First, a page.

True, they routinely ask tunes to participate in communicating sentiments far removed from those their composers intended. But most music is nimble that way. The “meanings” music bears are usually general—tied less to things than to feelings or impressions, evocative rather than denotative, inclined to polyvalence. Even palpably descriptive music usually relies on lyrics, titles, or other representational media to tell us what it’s actually describing. John Williams’s Jaws score may be unsurpassed as a translation of a shark attack into tones, but it’s still unlikely to suggest “shark” to a listener wholly unfamiliar with the movie.

And for a listener unfamiliar with Mozart’s Don Giovanni—to return to our starting point—the music of Zerlina’s seductive aria is apt to work superbly as a setting of “Brightest and best.” Grasping why involves digging more deeply into what Zerlina’s music actually meant in the first place.

Mozart’s artistic world was organized around a lexicon of musical “topics”: characteristic figures, styles, and rhythms rich with associations (vaguely akin to what we call “genres” in modern pop-songs—country, dubstep, metalcore, and so on). Zerlina’s aria partakes of the “pastoral” topic, recognizable in the basses’ fixation on one note, the triple meter, and the gentle, parallel motion of the top two voices. The pastoral topic’s deepest associations were with idyllic outdoor scenes, but by Mozart’s time, it routinely stood for generalized, idealized innocence.

Thus, Zerlina’s words are about physical intimacy, but her music is not. Her music is about why physical intimacy stands, for Zerlina and Masetto, to be redemptive. Her pastoral pose reassures Masetto that, despite Don Giovanni’s drive to corrupt, the innocence of conjugal bliss remains intact for them, unsullied and within reach.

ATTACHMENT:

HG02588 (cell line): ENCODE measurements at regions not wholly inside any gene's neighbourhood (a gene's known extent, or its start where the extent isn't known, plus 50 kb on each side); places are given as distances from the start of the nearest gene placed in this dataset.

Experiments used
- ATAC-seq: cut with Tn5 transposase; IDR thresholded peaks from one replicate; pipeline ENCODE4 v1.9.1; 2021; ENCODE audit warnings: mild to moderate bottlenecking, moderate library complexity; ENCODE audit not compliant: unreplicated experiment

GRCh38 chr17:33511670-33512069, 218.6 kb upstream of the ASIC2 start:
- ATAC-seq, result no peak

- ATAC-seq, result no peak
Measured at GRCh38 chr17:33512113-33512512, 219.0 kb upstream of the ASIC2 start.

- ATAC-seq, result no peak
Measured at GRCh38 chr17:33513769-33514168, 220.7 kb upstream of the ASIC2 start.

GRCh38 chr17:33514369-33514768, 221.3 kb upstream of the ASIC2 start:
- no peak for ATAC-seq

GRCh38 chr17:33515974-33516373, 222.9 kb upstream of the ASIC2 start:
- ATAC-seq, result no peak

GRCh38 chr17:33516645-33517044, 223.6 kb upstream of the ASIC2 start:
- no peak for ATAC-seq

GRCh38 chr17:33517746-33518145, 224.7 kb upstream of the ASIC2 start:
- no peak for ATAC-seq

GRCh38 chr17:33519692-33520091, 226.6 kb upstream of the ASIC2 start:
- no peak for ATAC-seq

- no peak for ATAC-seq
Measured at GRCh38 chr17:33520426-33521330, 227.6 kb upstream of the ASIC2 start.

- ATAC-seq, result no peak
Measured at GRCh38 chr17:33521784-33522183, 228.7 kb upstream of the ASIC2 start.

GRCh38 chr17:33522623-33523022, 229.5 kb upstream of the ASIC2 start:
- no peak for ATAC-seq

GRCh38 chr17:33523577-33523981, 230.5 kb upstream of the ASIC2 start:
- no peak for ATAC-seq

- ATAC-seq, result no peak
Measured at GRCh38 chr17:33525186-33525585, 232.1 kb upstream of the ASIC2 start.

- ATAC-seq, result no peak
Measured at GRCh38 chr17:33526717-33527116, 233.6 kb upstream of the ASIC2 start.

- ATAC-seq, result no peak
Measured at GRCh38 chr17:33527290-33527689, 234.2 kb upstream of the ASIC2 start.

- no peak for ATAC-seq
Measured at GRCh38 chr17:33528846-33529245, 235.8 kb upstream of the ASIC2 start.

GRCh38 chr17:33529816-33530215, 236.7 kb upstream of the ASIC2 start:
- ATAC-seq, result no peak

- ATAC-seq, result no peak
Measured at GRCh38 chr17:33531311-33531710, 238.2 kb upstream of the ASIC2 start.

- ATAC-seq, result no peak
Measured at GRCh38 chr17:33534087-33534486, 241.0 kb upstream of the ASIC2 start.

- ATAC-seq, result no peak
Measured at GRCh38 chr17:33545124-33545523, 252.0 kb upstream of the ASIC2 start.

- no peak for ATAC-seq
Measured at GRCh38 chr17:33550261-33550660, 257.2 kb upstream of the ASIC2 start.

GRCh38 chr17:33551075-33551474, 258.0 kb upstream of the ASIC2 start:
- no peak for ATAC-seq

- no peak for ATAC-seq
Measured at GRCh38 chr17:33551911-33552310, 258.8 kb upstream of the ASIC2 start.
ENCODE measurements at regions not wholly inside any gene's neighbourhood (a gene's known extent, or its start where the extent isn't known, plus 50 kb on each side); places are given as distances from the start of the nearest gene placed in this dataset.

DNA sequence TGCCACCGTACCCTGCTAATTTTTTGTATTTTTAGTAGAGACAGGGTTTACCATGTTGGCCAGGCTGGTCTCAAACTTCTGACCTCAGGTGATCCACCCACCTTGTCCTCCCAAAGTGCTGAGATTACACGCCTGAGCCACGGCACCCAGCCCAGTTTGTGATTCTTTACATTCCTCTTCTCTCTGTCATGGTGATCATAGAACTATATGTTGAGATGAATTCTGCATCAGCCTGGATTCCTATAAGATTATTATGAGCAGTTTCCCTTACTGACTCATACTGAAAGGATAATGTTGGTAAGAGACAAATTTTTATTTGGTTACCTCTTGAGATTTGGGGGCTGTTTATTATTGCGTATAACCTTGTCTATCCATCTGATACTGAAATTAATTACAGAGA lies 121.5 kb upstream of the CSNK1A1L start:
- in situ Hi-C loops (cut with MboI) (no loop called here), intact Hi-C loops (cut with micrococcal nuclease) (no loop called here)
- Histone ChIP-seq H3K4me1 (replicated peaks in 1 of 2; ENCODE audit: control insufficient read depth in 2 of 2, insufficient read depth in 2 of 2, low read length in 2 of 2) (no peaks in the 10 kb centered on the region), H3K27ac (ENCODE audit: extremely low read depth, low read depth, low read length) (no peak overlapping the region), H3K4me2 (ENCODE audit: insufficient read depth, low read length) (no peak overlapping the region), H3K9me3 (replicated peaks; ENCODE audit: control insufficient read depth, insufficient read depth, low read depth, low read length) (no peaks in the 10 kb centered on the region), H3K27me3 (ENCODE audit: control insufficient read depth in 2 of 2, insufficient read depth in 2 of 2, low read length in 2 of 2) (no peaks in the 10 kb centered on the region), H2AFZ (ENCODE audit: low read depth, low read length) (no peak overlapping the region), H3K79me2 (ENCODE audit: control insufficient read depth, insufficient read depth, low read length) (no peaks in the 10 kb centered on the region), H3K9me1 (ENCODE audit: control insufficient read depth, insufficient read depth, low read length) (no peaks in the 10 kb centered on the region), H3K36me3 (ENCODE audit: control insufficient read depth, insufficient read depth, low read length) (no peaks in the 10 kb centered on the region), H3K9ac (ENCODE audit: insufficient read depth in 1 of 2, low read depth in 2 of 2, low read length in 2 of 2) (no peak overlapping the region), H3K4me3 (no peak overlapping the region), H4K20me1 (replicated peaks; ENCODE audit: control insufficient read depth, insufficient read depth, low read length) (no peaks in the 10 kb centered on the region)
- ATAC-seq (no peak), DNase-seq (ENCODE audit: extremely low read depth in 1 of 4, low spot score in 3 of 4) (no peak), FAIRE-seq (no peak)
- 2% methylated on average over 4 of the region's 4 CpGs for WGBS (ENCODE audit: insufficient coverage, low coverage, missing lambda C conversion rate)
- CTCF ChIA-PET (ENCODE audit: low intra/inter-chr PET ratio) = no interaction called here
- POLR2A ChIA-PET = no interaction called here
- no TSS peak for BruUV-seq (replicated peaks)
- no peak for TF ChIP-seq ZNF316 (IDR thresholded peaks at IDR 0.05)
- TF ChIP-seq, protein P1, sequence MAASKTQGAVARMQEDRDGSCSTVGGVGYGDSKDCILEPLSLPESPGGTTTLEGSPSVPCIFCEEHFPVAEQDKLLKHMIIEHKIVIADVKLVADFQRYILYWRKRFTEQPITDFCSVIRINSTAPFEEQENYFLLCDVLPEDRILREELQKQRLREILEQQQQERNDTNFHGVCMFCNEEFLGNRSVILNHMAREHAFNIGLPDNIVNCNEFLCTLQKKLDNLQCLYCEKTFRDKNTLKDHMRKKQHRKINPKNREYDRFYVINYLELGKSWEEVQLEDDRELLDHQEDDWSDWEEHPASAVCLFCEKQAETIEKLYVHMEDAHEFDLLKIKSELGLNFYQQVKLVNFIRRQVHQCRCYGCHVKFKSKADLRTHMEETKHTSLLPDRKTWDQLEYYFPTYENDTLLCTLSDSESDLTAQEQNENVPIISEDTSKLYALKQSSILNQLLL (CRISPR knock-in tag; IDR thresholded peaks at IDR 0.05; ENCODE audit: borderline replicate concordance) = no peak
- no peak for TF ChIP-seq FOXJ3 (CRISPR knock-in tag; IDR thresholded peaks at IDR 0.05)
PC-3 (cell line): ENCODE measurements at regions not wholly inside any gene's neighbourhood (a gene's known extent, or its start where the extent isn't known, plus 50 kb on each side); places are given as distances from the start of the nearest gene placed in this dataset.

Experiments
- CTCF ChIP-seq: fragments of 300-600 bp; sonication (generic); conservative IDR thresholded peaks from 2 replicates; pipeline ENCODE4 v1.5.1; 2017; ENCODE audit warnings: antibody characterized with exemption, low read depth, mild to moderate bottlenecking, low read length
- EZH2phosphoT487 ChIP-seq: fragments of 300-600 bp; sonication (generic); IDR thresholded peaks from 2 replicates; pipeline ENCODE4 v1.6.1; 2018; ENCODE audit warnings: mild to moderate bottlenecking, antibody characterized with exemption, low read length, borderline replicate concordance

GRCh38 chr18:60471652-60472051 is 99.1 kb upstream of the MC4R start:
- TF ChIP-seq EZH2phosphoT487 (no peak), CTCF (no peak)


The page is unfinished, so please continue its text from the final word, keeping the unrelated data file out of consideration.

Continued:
Reassigning Zerlina’s pastoral tune to a Christian nativity scene like “Brightest and best” doesn’t just work. It brings the pastoral topic home. Talk of livestock in the hymn’s second verse (“Low lies his head with the beasts of the stall”) returns us directly to the meaning of the Latin word “pastor”: “shepherd.” And the baby whose head lies there would grow up, after all, to invite his followers to think of him as “the good shepherd” (John 10:11 and 10:14). Most important, that generalized sense of the embrace of innocence, even in the face of corruption, that served Zerlina so well takes on cosmological resonances for the Christian singing this hymn.

Not all of those hymnodic adaptations 19th-century Americans so adored work as well as this one. But many do. There’s a great deal of resourcefulness and artistic sensitivity in them. Indeed, one wonders if this whole repertoire might, like Zerlina and Masetto themselves, deserve a second chance.

Feature image by Michael Maasen

Recent Comments

  1. Graham Martin

    This may have been commoner in the 18th century.
    From my Methodist boyhood I remember Charles Wesley being quoted in church
    “Why should the Devil have all the best tunes?” and
    “Methodism was born in song”